This paper investigates the exploration of musical time in Live Electronic Music and discusses the authors’ novel, technological systems that embrace experimental processes and discovery. Prevalent theories of creativity are investigated, as well as tools and techniques that can be utilised to provoke unanticipated, but satisfying outcomes. The exploratory use of digital tools and chance operations is considered alongside more determinate predictable processes. While musical metre in commercial music production often revolves around metronomic timing, and the industry-standard quantization grid can often steer producers towards chronometric precision, this is at odds with expressive human timing. By standardizing the way in which we perceive musical time, much commercial software fails to recognise the full worth of musical metre and misses opportunities to explore alternative modes of rhythm and groove. However, some software does include a capacity to move beyond quantization grid restrictions and delve into an exciting world of complex timing, and graphical programing/generative music can also offer exciting possibilities. This paper reflects on a number of practical experiments and new works that foreground rhythmical complexity. Some familiar historical examples are also contextualised alongside relevant contemporary artists. The authors foreground their own practices; Ferguson draws from recent work including ‘Drum Thing’, which celebrates the automation of percussion objects using computer-controlled solenoids, with software written in Pure data this project explores various approaches to randomisation with an Euclidean rhythm generator, where the greatest common divisor of two numbers is used rhythmically to drive beats and silences. Ferguson also discusses his work with ‘Circles’, where semi-random/quasi-intelligent sequencing and the creative negotiation of imagined agency is the main agenda. Vandemast-Bell’s work draws on contemporary Techno music in which he explores techniques not unlike those pioneered by Steve Reich and later developed by Brian Eno in their experiments with phase. He uses original electronic source material that is presented then deconstructed and improvisationally reimagined in real-time, to create synchronous / asynchronous rhythms and textures. Dynamic audio looping plays a central role in his performances and is invoked through Native Kontrol’s MIDI Remote Scripts for Ableton Live that extends Live’s looping potential. He uses a custom Ableton Push controller mapping to interact with the electronic material, which is evolved through the use of audio effects and dynamic processors. The overall agenda is to elucidate the role of human/technological agency. The authors reflect upon and compare/contrast their individual practices, from initial concept through creative process to final realization. Further to these individual perspectives, they collaboratively develop and discuss new musical materials and algorithmic processes using Pure data, these patches will be published with the paper, the overall goal being to encapsulate their collaborative perspective on the generation of complex rhythmical material in Live Electronic Music.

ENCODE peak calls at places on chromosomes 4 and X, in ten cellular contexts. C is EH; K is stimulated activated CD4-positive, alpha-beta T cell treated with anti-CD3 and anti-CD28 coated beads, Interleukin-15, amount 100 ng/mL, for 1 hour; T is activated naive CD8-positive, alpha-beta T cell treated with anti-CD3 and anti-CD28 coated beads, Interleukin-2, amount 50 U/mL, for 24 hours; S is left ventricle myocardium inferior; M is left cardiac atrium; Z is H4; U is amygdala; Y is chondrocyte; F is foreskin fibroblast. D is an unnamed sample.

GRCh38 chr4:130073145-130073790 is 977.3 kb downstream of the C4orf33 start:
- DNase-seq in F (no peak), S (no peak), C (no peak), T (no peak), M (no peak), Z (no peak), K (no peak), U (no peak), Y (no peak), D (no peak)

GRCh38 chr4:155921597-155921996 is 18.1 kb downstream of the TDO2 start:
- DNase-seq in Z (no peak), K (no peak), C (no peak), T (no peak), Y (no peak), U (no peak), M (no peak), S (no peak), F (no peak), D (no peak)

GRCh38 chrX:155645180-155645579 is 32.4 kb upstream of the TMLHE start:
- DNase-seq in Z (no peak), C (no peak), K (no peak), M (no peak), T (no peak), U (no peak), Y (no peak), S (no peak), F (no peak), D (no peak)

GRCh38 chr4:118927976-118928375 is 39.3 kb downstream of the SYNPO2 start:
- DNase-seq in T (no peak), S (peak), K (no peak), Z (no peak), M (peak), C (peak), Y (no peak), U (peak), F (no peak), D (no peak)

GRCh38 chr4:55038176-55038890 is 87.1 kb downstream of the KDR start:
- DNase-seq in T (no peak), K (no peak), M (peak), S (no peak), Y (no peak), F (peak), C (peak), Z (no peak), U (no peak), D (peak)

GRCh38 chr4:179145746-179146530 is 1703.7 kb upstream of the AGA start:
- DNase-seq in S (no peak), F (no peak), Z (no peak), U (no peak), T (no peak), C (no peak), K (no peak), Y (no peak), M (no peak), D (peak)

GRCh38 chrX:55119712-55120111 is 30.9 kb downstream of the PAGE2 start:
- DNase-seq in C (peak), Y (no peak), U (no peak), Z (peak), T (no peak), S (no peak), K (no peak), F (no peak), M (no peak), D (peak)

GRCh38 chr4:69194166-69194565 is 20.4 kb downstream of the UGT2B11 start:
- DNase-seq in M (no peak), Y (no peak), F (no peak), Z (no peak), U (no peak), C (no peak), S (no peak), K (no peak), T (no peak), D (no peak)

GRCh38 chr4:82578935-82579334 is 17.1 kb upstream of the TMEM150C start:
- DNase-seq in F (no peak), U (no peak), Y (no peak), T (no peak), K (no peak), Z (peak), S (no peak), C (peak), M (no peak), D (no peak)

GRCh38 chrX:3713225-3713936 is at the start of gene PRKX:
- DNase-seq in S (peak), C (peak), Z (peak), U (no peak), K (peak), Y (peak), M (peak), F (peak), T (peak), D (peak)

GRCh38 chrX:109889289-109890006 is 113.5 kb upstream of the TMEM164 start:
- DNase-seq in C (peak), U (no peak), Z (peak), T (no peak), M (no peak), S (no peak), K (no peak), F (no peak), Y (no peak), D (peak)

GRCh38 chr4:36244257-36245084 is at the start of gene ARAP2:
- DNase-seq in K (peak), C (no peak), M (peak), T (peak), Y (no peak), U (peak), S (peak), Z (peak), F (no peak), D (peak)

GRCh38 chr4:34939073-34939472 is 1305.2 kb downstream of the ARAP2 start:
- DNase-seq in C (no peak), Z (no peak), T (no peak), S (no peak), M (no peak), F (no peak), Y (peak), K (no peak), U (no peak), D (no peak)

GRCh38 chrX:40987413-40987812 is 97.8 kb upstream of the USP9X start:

• Perspectives on musical time in the development of performance systems for live electronic music.